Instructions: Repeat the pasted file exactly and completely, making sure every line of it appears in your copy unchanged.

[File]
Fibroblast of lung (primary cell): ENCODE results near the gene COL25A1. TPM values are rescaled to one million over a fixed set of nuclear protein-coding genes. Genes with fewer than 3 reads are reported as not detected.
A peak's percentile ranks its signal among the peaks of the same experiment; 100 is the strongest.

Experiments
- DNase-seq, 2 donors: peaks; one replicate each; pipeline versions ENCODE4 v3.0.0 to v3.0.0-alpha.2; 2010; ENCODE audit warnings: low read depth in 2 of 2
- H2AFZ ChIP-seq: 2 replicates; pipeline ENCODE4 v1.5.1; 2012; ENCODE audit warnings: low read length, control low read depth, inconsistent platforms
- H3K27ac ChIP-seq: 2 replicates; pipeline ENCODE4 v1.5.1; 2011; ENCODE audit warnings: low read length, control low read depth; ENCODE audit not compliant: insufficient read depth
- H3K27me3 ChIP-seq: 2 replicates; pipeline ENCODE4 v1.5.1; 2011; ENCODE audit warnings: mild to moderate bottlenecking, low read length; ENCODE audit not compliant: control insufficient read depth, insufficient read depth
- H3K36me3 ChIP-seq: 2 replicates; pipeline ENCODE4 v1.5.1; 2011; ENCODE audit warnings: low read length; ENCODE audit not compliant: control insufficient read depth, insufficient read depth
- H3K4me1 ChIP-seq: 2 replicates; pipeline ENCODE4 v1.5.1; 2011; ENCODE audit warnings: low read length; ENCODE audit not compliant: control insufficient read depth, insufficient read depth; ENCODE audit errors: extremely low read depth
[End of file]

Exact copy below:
Fibroblast of lung (primary cell): ENCODE results near the gene COL25A1. TPM values are rescaled to one million over a fixed set of nuclear protein-coding genes. Genes with fewer than 3 reads are reported as not detected.
A peak's percentile ranks its signal among the peaks of the same experiment; 100 is the strongest.

Experiments
- DNase-seq, 2 donors: peaks; one replicate each; pipeline versions ENCODE4 v3.0.0 to v3.0.0-alpha.2; 2010; ENCODE audit warnings: low read depth in 2 of 2
- H2AFZ ChIP-seq: 2 replicates; pipeline ENCODE4 v1.5.1; 2012; ENCODE audit warnings: low read length, control low read depth, inconsistent platforms
- H3K27ac ChIP-seq: 2 replicates; pipeline ENCODE4 v1.5.1; 2011; ENCODE audit warnings: low read length, control low read depth; ENCODE audit not compliant: insufficient read depth
- H3K27me3 ChIP-seq: 2 replicates; pipeline ENCODE4 v1.5.1; 2011; ENCODE audit warnings: mild to moderate bottlenecking, low read length; ENCODE audit not compliant: control insufficient read depth, insufficient read depth
- H3K36me3 ChIP-seq: 2 replicates; pipeline ENCODE4 v1.5.1; 2011; ENCODE audit warnings: low read length; ENCODE audit not compliant: control insufficient read depth, insufficient read depth
- H3K4me1 ChIP-seq: 2 replicates; pipeline ENCODE4 v1.5.1; 2011; ENCODE audit warnings: low read length; ENCODE audit not compliant: control insufficient read depth, insufficient read depth; ENCODE audit errors: extremely low read depth